Esther 3

Haman's Plot Against the Jewish People

The Agagite

King Ahasuerus promoted Haman the son of Hammedatha the Agagite (Esther 3:1).

This figure of a Persian dignitary is a relief on the north stairs of the Persepolis apadana. A common view among commentators, both ancient and modern, is that the term “Agagite” refers to a descendant of the only Agag named in Scripture, the familial name of the king of the Amalekites (Num 24:7; 1 Sam 15:8, 20, 32–34). This then provides a reason for Haman’s hatred of the Jews, since Amalek was a descendant of Jacob’s rival Esau (Gen 36:12, 16; 1 Chr 1:36).

Jewish People in the Persian Empire

Haman sought to destroy all the Jews who were throughout the whole kingdom of Ahasuerus (Esther 3:6).

Haman’s ire did not extend merely to those Jewish communities in the immediate area of Susa. The Persian Empire was far-reaching, extending beyond the Indus River in the east and stretching to Greece in the west. If Haman had succeeded in his desires, the Jewish people could have been totally eradicated. Pictured here is Elephantine Island in southern Egypt, which was home to a large Jewish colony during the Persian period.

Haman's Bribe

I will pay ten thousand talents of silver . . . into the king’s treasuries (Esther 3:9).

In order to get the favor he desired, Haman felt the need to pay a bribe to the king. This was no small amount: 10,000 talents is equal to 333 tons (302 T) of silver, or about two-thirds of the annual revenue of the Persian government. Haman hated the Jews so much that he was willing to part with fabulous wealth in order to destroy them. The fact that this massive bronze lion (found in Susa) weighs only four talents helps put this wealth in perspective.

A Multilingual Kingdom

It was written . . . to the king’s satraps, and to the governors who were over every province, and to the leaders of each people, to each province according to its script and to each people according to their language (Esther 3:12).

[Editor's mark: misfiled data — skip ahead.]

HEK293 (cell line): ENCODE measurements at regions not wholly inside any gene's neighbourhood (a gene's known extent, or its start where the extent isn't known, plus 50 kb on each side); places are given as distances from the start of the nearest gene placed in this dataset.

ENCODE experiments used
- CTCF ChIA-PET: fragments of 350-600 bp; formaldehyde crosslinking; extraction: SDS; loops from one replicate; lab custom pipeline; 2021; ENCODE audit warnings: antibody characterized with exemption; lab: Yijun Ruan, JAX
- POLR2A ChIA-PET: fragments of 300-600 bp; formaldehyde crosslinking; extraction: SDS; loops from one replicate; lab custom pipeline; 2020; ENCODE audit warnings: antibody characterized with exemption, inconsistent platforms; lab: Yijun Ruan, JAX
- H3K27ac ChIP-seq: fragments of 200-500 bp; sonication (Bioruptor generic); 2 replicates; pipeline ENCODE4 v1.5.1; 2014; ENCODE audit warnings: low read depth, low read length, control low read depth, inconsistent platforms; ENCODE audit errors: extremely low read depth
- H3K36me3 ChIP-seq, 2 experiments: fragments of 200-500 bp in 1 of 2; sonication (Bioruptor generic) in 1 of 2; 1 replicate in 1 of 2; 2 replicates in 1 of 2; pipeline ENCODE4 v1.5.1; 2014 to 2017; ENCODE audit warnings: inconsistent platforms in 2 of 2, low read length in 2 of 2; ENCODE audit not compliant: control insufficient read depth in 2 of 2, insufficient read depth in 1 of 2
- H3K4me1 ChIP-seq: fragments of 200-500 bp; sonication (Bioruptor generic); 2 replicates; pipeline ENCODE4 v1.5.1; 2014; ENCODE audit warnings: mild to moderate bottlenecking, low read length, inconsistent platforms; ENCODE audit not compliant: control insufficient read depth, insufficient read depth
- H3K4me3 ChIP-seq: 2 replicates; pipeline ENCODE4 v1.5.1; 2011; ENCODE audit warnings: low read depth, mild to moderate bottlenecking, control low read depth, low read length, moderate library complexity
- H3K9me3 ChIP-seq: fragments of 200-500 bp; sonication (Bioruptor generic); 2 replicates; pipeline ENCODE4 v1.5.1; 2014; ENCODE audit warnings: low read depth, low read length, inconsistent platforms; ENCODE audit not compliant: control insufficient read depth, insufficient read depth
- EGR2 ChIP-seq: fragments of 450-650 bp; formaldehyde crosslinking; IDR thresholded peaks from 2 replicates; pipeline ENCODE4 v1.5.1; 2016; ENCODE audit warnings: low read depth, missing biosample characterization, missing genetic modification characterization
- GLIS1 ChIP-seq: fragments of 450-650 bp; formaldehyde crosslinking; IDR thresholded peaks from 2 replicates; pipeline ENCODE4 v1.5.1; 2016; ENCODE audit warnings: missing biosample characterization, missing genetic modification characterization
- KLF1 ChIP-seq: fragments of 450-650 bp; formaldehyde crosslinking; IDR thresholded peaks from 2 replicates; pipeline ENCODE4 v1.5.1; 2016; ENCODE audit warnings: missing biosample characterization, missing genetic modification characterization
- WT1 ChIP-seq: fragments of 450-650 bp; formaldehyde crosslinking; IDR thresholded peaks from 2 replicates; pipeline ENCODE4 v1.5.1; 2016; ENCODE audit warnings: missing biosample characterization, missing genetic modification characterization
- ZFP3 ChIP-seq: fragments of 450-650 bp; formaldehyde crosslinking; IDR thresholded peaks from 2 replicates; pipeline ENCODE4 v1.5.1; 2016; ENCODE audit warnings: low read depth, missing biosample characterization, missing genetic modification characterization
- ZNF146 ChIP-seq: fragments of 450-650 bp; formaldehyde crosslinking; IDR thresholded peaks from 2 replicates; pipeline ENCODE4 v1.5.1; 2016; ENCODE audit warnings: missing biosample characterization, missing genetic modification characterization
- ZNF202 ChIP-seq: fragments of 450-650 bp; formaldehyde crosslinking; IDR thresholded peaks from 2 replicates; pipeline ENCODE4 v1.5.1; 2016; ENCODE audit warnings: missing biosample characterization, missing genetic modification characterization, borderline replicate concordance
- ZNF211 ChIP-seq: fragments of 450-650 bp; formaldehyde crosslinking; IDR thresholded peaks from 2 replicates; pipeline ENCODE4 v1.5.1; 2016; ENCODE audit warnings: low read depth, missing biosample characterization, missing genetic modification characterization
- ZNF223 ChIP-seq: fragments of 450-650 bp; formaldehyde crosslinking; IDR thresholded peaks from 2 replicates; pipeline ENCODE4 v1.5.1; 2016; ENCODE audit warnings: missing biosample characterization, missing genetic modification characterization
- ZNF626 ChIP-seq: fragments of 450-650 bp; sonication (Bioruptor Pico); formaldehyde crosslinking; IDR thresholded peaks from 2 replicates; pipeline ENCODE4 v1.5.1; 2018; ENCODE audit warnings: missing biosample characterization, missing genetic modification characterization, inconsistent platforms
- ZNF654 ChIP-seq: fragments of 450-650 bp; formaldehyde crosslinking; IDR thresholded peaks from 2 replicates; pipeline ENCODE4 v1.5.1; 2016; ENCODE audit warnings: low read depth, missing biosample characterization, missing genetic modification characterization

Unlike the Greeks who came after them, the Persians accommodated the diversity of languages and cultures in their vast empire. Inscriptions from the Persian era are often found in multiple languages. This vase from the reign of Xerxes’s son Artaxerxes I (king of Persia in the days of Ezra and Nehemiah) features inscriptions in Old Persian, Elamite, Babylonian, and Egyptian hieroglyphs.

Transmitting the Edict

A copy of the edict to be issued as a law in every province was published to all the peoples (Esther 3:14).

Many of the copies sent throughout Xerxes’s empire were likely transmitted as cuneiform tablets and carried on horseback by a system of couriers. The tablet pictured here was produced in the 8th or 7th centuries BC and written in Elamite cuneiform. Its place of discovery, Chogha Zanbil, is a mere 19 miles (30 km) southeast of Susa.

The Lower City

The decree was issued in Susa the citadel. The king and Haman sat down to drink, but the city of Susa was in confusion (Esther 3:15).

What is referred to in Esther as “the citadel of Susa” is specifically the upper city that was located between the Ulai Canal and the Shuar River. The workmen’s city, which comprised a much larger area to the east, is the “city of Susa” mentioned in this verse. Its exact extent can only be estimated since it has not been excavated. This photograph shows the hills of the upper city in the distance, with the area of the lower city extending off the right edge of the picture.

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